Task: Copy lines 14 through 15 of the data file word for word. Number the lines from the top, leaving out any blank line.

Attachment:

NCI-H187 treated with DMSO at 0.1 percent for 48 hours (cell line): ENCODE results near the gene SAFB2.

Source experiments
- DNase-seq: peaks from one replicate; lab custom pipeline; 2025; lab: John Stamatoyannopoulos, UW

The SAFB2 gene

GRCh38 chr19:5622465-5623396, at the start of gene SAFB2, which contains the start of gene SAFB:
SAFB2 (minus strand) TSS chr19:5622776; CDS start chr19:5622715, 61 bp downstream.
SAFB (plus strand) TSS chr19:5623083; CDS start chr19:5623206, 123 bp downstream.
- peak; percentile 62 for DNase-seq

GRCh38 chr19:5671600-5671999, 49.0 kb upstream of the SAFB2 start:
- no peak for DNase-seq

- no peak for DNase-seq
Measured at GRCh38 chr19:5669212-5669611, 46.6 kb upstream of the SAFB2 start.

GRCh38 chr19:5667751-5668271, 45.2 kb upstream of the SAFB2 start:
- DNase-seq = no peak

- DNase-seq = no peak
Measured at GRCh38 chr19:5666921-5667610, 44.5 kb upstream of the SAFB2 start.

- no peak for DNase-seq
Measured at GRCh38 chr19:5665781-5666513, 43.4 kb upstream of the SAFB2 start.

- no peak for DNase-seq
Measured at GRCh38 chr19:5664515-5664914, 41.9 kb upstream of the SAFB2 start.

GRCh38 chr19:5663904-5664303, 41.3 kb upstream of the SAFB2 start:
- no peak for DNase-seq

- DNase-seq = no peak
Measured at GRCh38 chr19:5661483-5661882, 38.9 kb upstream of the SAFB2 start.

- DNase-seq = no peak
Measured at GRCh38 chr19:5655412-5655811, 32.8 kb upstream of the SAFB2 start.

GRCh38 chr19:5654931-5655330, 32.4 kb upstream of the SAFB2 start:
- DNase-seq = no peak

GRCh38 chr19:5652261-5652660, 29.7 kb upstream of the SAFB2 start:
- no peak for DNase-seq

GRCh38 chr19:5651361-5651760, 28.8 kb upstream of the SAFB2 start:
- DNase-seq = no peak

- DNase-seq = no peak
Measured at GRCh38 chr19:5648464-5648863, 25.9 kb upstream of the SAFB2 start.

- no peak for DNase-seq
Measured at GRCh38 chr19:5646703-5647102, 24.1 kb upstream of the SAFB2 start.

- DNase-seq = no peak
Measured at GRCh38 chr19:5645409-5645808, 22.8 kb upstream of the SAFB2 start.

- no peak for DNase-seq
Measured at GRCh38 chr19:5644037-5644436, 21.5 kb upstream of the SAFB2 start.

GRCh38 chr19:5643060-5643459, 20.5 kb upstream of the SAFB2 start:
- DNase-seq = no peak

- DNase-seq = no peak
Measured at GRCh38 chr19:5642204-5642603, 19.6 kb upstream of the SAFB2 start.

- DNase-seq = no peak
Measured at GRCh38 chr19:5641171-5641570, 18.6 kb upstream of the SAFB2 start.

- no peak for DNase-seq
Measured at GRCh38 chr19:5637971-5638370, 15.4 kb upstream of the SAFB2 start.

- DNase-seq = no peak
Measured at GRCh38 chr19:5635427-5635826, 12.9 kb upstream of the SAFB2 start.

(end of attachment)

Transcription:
- DNase-seq = no peak

- DNase-seq = no peak